"I wanted to forget all that, and just have fun. I invited the band over to my home in Italy, just to play. We'd just roll the tape, and it was very late in the day that I admitted it was a record.

"I enjoy working. And success or failure is besides the point. It's very nice to succeed, and it can be a little painful to fail. I'm always aware that you can fail. But I'm not terribly afraid of it, because I enjoy the process of working, and attempting, and being brave."

Bravery can take many forms, as 'Brand New Day' demonstrates.

Sting employs his usual array of intricate time-signatures, clever lyrical wordplay and sophisticated melodies and harmonies. The album features a sultry bossa-nova in 9/8 time ('Big Lie Small World'); a mystical country-cum- gospel song about redemption (Fill Her Up); and a series of svelte love songs that suggest Sting is a very happy man, a contention he is quick to affirm.

For all its flair and finesse, though, 'Brand New Day' lacks a creative edge or any sense of artistic risk or danger. The lushly produced album periodically surprises, but rarely provokes or challenges its listeners.

"Well, surprise is certainly something I respond to more than danger," Sting said.

"I love surprise. I like the listener to be cruising along in one genre, and then suddenly be given a (musical) curve. That amuses the hell out of people, and that's one of my jobs."

What about the edge he brought to his epic 1991 solo album, 'The Soul Cages', and to such classic Police albums as 1993's 'Synchronicity'? Has that edge vanished, along with the turmoil in his life that fuelled those albums?

"I don't know if my music now has an edge," Sting replied. "I'm a fairly happy person at the moment, and my music has to reflect that level of happiness and balance. I would be untruthful to myself if I said: 'This is about danger and risk and edge.' That's not what my life is about."

Sting once admitted that he deliberately created upheaval in his life, consciously and subconsciously, as a means of artistic inspiration.

"I did go through that," he affirmed. "I manufactured situations where, to be creative, I manufactured pain and used other people (to do so). I have no intention of doing that again. I have enough memory of pain, and can use it. But it doesn't reflect my current life. I am happy."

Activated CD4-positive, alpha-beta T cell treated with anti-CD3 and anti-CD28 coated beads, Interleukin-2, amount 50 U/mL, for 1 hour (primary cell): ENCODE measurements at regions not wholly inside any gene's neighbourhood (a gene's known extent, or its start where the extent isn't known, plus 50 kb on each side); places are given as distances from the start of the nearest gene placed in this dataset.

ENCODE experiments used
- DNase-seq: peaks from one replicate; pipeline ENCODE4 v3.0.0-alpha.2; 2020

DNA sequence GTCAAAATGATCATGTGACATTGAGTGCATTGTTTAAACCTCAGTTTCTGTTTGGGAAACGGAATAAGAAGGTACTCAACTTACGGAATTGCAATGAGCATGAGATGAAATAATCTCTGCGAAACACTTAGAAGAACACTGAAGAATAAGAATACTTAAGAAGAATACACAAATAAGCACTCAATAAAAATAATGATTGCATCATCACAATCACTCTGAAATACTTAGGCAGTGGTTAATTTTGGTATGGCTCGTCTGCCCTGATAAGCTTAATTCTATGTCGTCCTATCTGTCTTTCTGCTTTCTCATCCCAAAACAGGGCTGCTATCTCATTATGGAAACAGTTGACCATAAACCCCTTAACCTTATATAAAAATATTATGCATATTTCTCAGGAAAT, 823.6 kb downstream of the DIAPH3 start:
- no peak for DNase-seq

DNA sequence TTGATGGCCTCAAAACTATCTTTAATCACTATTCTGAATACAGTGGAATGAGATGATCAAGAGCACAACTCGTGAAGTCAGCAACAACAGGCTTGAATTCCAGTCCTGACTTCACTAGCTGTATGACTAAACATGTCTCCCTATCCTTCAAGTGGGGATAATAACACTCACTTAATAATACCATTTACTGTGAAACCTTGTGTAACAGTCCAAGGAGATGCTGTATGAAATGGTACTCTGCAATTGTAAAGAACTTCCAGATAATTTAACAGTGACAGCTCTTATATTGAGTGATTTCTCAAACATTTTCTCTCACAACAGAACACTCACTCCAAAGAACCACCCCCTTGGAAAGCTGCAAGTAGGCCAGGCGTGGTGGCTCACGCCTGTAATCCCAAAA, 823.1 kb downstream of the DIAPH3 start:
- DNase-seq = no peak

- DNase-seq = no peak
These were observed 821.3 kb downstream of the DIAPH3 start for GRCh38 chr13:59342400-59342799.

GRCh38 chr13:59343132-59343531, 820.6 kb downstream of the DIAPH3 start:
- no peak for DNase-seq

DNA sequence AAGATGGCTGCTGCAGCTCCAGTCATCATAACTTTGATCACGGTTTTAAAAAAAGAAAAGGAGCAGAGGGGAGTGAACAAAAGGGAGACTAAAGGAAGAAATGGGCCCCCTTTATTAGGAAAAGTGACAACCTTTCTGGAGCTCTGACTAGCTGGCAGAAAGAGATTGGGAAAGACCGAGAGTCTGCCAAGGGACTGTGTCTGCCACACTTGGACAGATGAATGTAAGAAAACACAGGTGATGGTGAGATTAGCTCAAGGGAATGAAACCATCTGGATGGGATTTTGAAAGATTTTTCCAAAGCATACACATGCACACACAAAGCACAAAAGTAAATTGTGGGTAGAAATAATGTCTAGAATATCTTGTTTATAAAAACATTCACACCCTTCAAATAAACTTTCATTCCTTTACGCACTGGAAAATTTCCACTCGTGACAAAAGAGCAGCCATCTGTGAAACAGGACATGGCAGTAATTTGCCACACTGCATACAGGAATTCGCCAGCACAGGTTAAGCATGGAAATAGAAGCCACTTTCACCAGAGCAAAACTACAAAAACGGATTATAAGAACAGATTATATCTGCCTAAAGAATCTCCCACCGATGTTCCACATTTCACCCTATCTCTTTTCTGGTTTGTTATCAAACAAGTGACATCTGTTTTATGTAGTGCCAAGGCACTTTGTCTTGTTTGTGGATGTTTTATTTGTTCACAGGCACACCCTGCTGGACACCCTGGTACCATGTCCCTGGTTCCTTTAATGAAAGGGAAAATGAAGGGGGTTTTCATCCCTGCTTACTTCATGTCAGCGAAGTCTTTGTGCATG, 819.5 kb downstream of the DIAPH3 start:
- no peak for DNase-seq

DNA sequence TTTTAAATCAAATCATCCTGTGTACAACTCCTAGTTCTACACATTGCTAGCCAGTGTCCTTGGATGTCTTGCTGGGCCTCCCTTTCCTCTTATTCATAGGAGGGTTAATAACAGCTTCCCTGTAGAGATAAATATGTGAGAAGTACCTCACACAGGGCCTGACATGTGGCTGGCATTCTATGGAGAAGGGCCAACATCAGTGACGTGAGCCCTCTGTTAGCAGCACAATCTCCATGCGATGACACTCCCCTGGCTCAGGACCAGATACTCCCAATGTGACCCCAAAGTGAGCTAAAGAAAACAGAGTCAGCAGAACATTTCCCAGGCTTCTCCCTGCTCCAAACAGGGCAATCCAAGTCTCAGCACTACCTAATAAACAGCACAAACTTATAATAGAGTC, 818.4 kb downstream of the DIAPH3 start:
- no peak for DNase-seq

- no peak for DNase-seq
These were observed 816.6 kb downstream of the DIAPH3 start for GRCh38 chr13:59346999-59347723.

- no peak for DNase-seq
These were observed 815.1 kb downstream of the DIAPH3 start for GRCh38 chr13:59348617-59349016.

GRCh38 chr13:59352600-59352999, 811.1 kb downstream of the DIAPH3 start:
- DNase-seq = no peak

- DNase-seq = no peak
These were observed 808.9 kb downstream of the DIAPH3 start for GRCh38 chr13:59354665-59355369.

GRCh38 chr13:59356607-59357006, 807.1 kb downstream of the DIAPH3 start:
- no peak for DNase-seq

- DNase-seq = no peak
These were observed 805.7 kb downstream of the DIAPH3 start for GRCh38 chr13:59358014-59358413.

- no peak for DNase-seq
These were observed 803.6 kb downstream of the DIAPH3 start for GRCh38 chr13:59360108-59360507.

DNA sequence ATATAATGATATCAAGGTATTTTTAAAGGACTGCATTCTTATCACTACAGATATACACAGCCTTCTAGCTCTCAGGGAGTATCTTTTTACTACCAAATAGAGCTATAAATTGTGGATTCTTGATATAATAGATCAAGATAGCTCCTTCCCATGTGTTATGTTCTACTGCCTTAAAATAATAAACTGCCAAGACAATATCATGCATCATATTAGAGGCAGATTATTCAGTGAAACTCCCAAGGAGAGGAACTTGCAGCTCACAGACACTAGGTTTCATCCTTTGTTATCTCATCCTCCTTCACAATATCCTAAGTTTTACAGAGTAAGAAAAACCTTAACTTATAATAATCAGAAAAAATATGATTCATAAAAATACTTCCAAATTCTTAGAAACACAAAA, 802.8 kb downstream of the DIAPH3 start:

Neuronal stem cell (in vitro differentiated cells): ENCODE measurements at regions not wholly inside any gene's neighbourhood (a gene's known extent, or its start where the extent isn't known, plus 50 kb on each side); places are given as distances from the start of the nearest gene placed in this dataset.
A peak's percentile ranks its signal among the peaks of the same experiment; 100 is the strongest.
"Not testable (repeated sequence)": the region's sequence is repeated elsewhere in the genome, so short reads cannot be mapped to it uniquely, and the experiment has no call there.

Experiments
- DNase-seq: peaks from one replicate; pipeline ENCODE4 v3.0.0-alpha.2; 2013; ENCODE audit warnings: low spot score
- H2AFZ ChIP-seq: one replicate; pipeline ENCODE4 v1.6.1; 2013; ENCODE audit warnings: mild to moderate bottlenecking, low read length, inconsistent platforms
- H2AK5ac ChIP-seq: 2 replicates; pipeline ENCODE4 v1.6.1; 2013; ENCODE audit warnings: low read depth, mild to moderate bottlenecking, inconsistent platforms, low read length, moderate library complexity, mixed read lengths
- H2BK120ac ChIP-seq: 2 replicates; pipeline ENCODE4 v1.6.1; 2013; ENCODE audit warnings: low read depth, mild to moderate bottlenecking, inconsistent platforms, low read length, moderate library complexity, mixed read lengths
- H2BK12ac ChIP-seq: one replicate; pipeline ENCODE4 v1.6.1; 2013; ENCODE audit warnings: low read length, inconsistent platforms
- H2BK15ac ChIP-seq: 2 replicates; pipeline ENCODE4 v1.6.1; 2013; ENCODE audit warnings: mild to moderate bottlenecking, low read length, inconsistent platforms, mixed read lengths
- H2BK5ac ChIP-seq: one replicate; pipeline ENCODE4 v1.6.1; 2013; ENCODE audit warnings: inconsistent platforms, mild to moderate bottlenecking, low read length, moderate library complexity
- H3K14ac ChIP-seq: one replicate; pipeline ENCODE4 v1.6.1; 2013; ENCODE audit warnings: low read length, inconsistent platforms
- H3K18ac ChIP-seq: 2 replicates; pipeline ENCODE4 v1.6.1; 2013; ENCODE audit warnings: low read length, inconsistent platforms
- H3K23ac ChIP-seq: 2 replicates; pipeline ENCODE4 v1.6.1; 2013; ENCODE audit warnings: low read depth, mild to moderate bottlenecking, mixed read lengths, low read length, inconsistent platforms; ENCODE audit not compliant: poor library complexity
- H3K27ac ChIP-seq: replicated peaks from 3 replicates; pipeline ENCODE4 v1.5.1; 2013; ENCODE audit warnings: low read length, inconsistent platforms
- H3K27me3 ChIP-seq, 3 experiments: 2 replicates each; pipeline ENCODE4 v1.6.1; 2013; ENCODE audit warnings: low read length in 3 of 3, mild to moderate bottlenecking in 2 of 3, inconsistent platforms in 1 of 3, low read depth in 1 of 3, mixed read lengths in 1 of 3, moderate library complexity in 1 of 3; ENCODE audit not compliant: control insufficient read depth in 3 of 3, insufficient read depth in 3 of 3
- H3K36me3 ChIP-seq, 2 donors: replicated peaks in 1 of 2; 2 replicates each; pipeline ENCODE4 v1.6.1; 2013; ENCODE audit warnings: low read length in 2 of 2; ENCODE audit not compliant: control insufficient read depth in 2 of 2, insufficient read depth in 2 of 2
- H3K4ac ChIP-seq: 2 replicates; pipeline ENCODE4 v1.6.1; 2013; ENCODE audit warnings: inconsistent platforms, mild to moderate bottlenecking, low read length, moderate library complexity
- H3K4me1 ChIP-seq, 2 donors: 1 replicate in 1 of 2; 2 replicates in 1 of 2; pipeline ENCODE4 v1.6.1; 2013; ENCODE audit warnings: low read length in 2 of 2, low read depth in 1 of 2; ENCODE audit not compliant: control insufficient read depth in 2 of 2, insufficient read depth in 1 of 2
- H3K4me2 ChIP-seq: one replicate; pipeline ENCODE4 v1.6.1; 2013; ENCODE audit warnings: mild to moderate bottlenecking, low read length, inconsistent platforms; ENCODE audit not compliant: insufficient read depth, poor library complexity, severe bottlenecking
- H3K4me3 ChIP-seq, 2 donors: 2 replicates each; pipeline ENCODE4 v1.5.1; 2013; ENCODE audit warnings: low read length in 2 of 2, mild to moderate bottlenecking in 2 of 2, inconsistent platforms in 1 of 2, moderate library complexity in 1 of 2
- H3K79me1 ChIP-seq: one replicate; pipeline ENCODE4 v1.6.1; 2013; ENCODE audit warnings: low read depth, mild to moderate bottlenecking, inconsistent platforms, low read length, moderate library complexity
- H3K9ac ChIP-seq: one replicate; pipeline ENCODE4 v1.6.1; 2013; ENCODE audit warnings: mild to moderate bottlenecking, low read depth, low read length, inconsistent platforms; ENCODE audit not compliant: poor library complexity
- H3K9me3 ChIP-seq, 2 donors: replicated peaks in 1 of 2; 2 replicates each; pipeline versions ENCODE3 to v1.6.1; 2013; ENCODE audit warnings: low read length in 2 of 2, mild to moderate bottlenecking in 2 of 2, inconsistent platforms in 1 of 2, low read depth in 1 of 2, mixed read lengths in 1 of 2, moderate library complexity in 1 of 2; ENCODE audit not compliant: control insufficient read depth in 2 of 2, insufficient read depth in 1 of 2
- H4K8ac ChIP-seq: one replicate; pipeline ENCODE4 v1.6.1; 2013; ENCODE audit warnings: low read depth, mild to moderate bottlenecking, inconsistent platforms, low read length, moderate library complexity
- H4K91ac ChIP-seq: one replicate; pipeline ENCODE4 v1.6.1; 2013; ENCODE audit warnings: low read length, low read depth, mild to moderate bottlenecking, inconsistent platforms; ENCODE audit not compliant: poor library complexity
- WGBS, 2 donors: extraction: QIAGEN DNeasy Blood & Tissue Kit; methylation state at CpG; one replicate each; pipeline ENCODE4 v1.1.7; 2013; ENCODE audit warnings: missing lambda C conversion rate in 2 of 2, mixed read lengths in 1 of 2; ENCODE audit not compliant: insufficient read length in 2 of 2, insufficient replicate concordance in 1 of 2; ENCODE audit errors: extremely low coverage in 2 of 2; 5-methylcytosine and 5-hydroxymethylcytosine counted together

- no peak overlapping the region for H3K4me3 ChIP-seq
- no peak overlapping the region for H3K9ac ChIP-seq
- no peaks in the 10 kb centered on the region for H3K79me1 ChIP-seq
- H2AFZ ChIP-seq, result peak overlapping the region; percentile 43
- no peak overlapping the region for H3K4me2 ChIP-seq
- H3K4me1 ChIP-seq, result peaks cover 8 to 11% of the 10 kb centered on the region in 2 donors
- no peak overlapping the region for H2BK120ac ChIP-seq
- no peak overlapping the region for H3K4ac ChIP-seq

He is also happy to have recently signed a $20 million endorsement deal with Compaq computers, which is underwriting his tour.

"If we were selling something totally divorced from rock'n'roll - like perfume, or whiskey, or cigarettes - then I would have said no," Sting said of his lucrative endorsement deal.

"But computers are something we use at every stage of the creative process; I certainly do. I write (songs) on a computer, the lights in our shows are run by a computer, the whole band runs on computer. So it's a natural alliance."

Sting sounded a bit disingenuous when asked to justify the cost for tickets for his San Diego show, the majority of which were priced at $100 each (plus service charges).

"I'm not quite sure what to judge it by. I don't live in this country, so I'm not really sure how much that is," he said. "You think that's high? I suppose that's the marketplace. This is an expensive show to put on. I use the best musicians, and they are well-paid."

But ticket prices would be substantially higher for a reunion tour by the Police, which regularly receives extremely lucrative offers to reunite.

His former Police bandmates, guitarist Andy Summers and drummer Stewart Copeland, might welcome such a major payday. But Sting, a multimillionaire for much of his adult life, doesn't care to cash in on his initial musical glory days.

"My attitude is you can't re-create the past," he said of the Police, which disbanded under somewhat acrimonious circumstances in 1984.

"What happened 20 years ago, well, we're all different people now. When something has happened, you can stuff it, like a stuffed animal, and put it in a corner. And I don't want to do that again.

"I'm proud of the legacy of the Police being intact, and it's wonderful that people want us to get back together. But we don't have to follow that nostalgic trail."

Equally important to Sting, being a solo artist allows him to avoid the friction and fights common to many bands.

"A band is essentially a street gang," said Sting, who on at least one occasion came to blows with drummer Copeland in their Police days.

"If you're a solo artist, you can mature and grow more gracefully than if you're in a band. I love the Rolling Stones. But the problem is, they're in their 50s, and they're still in a teen-aged gang.

"I prefer to be a solo artist - and end up in (Las) Vegas!"

© The San Diego Union-Tribune